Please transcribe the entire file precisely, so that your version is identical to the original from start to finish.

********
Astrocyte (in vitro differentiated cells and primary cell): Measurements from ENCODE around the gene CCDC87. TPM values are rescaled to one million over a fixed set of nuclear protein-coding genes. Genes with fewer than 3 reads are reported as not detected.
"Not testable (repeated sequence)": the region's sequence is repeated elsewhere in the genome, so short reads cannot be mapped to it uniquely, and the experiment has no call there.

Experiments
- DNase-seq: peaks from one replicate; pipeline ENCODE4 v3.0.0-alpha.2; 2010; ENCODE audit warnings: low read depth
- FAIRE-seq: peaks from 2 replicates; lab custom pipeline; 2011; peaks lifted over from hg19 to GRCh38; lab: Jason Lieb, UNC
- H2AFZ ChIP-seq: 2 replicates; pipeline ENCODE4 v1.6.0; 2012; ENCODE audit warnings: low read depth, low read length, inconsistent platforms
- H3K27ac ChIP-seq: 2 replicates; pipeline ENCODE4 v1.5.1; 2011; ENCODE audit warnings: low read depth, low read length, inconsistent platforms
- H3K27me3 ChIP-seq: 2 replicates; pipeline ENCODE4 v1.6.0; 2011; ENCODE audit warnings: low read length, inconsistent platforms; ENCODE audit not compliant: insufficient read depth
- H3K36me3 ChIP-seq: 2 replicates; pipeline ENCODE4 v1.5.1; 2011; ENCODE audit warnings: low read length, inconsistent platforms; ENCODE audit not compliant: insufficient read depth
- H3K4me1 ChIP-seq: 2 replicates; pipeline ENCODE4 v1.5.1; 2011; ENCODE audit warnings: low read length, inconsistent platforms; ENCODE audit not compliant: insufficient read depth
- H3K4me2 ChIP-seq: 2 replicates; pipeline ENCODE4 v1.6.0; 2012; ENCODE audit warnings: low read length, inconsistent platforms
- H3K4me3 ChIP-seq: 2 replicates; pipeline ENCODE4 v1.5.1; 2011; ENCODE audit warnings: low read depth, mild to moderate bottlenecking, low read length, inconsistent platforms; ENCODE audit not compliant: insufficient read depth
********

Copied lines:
Astrocyte (in vitro differentiated cells and primary cell): Measurements from ENCODE around the gene CCDC87. TPM values are rescaled to one million over a fixed set of nuclear protein-coding genes. Genes with fewer than 3 reads are reported as not detected.
"Not testable (repeated sequence)": the region's sequence is repeated elsewhere in the genome, so short reads cannot be mapped to it uniquely, and the experiment has no call there.

Experiments
- DNase-seq: peaks from one replicate; pipeline ENCODE4 v3.0.0-alpha.2; 2010; ENCODE audit warnings: low read depth
- FAIRE-seq: peaks from 2 replicates; lab custom pipeline; 2011; peaks lifted over from hg19 to GRCh38; lab: Jason Lieb, UNC
- H2AFZ ChIP-seq: 2 replicates; pipeline ENCODE4 v1.6.0; 2012; ENCODE audit warnings: low read depth, low read length, inconsistent platforms
- H3K27ac ChIP-seq: 2 replicates; pipeline ENCODE4 v1.5.1; 2011; ENCODE audit warnings: low read depth, low read length, inconsistent platforms
- H3K27me3 ChIP-seq: 2 replicates; pipeline ENCODE4 v1.6.0; 2011; ENCODE audit warnings: low read length, inconsistent platforms; ENCODE audit not compliant: insufficient read depth
- H3K36me3 ChIP-seq: 2 replicates; pipeline ENCODE4 v1.5.1; 2011; ENCODE audit warnings: low read length, inconsistent platforms; ENCODE audit not compliant: insufficient read depth
- H3K4me1 ChIP-seq: 2 replicates; pipeline ENCODE4 v1.5.1; 2011; ENCODE audit warnings: low read length, inconsistent platforms; ENCODE audit not compliant: insufficient read depth
- H3K4me2 ChIP-seq: 2 replicates; pipeline ENCODE4 v1.6.0; 2012; ENCODE audit warnings: low read length, inconsistent platforms
- H3K4me3 ChIP-seq: 2 replicates; pipeline ENCODE4 v1.5.1; 2011; ENCODE audit warnings: low read depth, mild to moderate bottlenecking, low read length, inconsistent platforms; ENCODE audit not compliant: insufficient read depth